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October 2015

Confused about condo financing?

Despite limited inventory, Northwest Multiple Listing Service brokers report more condo sales than a year ago. The robust activity is prompting more inquiries about financing options and requirements, according to Jeff Tisdale, senior loan officer at Primary Residential Mortgage, Inc.

To help brokers sift through the maze, Tisdale compiled a quick-reference guide for readers of Northwest REporter. "Hopefully, this will calm any aversions to condos and make it easier to move them through the process," the industry veteran commented.

For FHA financing, condos need to be FHA approved. Brokers can find a tool on a HUD site to search for FHA-approved condos by location, name or status. Drop down menus and entry fields enable narrowing searches to specific types of projects. Detailed help is available online or by clicking on a link to connect with an administrator.

VA-approved condos are also easy to uncover with a similar search tool at a VA portal. Just follow the prompts to generate a list. For example, a recent search unveiled 2,246 approved condos statewide that are registered with the VA's Seattle office. The search can be refined by entering a county name (e.g., of that total, 186 are in Pierce County), or other criteria. By clicking on the condo name, details about the dwelling are revealed.

Tisdale said conventional financing is "slightly more involved" as it depends on whether it is a full lender review or a limited review based on credit risk assessments and approvals using Fannie Mae's DU (Desktop Underwriter®) or Freddie Mac's LP (Loan Prospector®).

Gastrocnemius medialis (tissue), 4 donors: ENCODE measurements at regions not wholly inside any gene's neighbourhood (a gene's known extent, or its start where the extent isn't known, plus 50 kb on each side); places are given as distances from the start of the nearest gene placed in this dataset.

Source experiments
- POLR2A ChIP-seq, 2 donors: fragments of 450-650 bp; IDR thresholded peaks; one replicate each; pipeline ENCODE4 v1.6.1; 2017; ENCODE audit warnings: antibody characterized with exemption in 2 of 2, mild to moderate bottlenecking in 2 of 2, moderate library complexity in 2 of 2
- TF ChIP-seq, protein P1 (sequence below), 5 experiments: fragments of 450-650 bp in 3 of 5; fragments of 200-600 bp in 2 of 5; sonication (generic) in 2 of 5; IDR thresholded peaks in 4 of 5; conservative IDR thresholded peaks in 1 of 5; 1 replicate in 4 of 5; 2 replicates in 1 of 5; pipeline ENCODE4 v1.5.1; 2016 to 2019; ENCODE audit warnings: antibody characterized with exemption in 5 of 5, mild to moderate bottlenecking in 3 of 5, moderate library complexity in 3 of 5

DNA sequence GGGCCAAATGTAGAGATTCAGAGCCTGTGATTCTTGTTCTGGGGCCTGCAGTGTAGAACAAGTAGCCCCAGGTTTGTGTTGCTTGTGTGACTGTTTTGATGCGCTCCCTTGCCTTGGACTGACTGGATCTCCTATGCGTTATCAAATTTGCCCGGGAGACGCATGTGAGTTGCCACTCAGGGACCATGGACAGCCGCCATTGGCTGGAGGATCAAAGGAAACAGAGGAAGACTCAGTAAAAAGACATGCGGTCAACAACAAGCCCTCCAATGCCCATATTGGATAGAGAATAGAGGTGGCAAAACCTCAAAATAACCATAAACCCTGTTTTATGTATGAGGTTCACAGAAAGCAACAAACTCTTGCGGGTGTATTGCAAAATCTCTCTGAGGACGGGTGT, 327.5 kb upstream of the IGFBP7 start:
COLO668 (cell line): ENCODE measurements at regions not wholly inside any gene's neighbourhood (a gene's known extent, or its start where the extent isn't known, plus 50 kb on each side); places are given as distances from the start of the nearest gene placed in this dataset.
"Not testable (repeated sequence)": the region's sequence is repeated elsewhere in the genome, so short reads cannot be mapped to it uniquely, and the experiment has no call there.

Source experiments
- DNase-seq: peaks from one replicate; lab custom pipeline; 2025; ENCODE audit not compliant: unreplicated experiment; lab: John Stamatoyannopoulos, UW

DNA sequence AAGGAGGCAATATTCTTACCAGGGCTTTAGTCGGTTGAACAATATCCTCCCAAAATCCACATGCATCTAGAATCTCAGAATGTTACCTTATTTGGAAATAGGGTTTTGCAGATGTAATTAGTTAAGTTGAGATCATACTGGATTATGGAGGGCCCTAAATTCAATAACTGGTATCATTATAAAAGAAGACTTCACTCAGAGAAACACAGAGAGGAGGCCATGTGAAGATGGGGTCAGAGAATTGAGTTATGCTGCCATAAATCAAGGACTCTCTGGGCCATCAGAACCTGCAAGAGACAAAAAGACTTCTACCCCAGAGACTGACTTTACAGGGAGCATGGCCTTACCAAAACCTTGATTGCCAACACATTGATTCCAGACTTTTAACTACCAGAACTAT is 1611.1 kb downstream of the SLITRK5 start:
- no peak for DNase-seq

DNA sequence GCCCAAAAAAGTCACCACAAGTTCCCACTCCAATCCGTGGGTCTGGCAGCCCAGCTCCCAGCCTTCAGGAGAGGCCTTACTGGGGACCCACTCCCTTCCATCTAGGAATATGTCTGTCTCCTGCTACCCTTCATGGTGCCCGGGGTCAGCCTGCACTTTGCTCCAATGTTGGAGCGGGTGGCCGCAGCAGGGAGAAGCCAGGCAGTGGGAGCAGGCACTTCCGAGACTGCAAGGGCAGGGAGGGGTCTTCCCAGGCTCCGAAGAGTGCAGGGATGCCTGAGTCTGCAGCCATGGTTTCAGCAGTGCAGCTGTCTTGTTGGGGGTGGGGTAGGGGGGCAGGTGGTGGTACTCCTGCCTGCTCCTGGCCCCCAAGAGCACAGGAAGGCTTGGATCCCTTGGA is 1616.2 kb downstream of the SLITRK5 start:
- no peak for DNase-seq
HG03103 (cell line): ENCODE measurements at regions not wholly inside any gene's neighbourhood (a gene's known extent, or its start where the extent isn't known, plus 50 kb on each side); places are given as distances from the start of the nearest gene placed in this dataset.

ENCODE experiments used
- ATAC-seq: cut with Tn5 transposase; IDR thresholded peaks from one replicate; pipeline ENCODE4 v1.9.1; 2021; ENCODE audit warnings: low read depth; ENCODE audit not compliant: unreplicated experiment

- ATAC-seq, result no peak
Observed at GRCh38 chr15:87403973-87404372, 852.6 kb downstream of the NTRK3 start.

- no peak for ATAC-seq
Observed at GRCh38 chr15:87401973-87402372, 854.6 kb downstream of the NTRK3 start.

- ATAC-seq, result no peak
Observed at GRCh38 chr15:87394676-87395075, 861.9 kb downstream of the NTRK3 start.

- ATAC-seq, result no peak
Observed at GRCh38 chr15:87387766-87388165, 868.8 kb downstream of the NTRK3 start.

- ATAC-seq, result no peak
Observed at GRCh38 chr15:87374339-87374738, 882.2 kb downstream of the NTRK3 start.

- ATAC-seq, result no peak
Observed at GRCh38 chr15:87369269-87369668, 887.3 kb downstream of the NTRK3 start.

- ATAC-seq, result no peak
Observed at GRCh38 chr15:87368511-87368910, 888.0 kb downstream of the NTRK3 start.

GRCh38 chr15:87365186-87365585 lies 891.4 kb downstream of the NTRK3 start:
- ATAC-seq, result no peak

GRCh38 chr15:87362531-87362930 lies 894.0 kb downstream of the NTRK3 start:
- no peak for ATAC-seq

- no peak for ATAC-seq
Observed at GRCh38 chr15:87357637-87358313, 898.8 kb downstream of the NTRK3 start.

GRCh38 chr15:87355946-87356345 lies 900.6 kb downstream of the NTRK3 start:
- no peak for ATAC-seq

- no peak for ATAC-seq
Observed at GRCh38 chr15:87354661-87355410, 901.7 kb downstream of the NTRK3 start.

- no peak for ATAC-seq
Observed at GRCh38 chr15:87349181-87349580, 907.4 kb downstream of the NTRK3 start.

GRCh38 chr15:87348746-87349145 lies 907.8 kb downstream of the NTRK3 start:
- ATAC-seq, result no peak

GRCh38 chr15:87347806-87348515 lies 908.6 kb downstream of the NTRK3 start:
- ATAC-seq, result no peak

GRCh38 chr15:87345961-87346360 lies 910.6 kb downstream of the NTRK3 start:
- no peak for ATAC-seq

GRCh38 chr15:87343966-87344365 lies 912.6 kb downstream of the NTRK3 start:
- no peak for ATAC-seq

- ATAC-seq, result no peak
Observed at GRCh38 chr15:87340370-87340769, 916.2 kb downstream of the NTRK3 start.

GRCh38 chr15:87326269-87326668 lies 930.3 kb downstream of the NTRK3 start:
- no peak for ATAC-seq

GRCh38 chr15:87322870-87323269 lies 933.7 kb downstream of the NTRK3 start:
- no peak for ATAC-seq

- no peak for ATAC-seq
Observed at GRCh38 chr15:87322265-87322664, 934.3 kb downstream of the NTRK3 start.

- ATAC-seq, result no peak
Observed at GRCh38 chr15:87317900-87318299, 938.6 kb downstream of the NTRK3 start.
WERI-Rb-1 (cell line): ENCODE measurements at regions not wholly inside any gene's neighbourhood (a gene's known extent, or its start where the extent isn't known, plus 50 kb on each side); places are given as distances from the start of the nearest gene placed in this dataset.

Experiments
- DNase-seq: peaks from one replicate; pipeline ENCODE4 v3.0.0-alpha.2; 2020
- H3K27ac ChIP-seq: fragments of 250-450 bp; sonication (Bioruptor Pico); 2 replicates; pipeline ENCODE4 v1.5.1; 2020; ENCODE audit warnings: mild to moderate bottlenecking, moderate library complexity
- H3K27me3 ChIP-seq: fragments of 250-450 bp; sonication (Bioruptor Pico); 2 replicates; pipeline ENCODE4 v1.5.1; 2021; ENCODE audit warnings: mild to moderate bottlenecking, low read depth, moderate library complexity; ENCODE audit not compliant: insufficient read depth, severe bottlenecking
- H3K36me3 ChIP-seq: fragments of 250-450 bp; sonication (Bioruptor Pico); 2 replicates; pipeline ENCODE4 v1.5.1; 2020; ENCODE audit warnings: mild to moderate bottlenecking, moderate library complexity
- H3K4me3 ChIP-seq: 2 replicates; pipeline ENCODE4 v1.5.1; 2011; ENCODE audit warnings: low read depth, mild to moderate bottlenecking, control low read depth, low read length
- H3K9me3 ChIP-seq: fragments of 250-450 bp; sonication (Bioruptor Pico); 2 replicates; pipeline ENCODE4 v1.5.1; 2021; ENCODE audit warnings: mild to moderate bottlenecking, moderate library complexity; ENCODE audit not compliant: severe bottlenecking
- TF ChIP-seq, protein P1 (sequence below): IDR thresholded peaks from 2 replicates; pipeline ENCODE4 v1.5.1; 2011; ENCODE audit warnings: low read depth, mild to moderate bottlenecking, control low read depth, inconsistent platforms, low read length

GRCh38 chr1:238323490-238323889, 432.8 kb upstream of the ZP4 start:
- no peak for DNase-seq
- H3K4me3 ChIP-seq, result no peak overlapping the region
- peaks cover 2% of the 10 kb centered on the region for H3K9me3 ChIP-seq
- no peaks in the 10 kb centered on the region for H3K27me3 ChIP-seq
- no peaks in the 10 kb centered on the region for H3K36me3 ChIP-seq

"Limited reviews obviously have less documentation/requirements, but the majority of time I come across full reviews," Tisdale stated.

Depending on whether the subject property will be owner occupied or an investment, it may be subject to occupancy thresholds.

Agency guidelines typically require 10 percent of a homeowner association's total annual budgeted assessment income to be allocated toward reserves. If the HOA fails to allocate 10 percent of the budget to reserves, then it must supply a Reserve Study. Failure to do so poses problems, Tisdale emphasized.

Tisdale outlined six basic requirements associated with a Full Lender Review:

  • Fully completed Condo Questionnaire.
  • Full Appraisal- if the AUS allows for an appraisal waiver, alternative documentation must be provided to verify all condo warranty requirements.
  • Most recent audited financial statements or proposed annual budget.
  • Ground lease if applicable.
  • Project CC&Rs, Public Offering Plan or equivalent and all amendments when applicable.
  • Master Insurance Policies from the HOA.

Tisdale - www.jefftisdale.com - is licensed in both Washington and Arizona. During his career, which dates to 1987, he has closed more than 3,300 transactions valued at nearly $1 billion in home loans, earning him recognition as one of the nation's top producers.